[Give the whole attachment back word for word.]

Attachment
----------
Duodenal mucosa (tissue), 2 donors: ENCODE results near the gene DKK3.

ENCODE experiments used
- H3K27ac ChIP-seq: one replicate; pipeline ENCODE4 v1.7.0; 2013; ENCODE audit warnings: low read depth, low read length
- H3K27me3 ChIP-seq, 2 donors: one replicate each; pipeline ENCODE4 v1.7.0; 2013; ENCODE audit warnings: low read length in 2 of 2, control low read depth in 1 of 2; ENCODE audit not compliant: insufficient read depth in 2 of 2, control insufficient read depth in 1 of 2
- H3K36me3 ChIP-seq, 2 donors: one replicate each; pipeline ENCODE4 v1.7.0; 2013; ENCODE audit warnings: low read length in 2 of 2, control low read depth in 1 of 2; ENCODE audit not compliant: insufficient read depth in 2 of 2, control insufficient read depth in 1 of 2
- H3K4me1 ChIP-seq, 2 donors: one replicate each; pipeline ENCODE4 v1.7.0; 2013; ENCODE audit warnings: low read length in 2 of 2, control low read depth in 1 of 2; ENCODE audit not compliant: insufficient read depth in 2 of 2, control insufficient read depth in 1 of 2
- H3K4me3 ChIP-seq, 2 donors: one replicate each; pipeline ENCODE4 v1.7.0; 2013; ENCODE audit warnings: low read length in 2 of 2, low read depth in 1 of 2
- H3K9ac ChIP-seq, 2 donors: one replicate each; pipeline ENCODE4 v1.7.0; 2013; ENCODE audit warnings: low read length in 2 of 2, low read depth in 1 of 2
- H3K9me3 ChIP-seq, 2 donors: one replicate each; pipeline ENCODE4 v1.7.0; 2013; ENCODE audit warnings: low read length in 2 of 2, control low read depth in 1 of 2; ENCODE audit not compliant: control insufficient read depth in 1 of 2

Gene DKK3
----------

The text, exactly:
Duodenal mucosa (tissue), 2 donors: ENCODE results near the gene DKK3.

ENCODE experiments used
- H3K27ac ChIP-seq: one replicate; pipeline ENCODE4 v1.7.0; 2013; ENCODE audit warnings: low read depth, low read length
- H3K27me3 ChIP-seq, 2 donors: one replicate each; pipeline ENCODE4 v1.7.0; 2013; ENCODE audit warnings: low read length in 2 of 2, control low read depth in 1 of 2; ENCODE audit not compliant: insufficient read depth in 2 of 2, control insufficient read depth in 1 of 2
- H3K36me3 ChIP-seq, 2 donors: one replicate each; pipeline ENCODE4 v1.7.0; 2013; ENCODE audit warnings: low read length in 2 of 2, control low read depth in 1 of 2; ENCODE audit not compliant: insufficient read depth in 2 of 2, control insufficient read depth in 1 of 2
- H3K4me1 ChIP-seq, 2 donors: one replicate each; pipeline ENCODE4 v1.7.0; 2013; ENCODE audit warnings: low read length in 2 of 2, control low read depth in 1 of 2; ENCODE audit not compliant: insufficient read depth in 2 of 2, control insufficient read depth in 1 of 2
- H3K4me3 ChIP-seq, 2 donors: one replicate each; pipeline ENCODE4 v1.7.0; 2013; ENCODE audit warnings: low read length in 2 of 2, low read depth in 1 of 2
- H3K9ac ChIP-seq, 2 donors: one replicate each; pipeline ENCODE4 v1.7.0; 2013; ENCODE audit warnings: low read length in 2 of 2, low read depth in 1 of 2
- H3K9me3 ChIP-seq, 2 donors: one replicate each; pipeline ENCODE4 v1.7.0; 2013; ENCODE audit warnings: low read length in 2 of 2, control low read depth in 1 of 2; ENCODE audit not compliant: control insufficient read depth in 1 of 2

Gene DKK3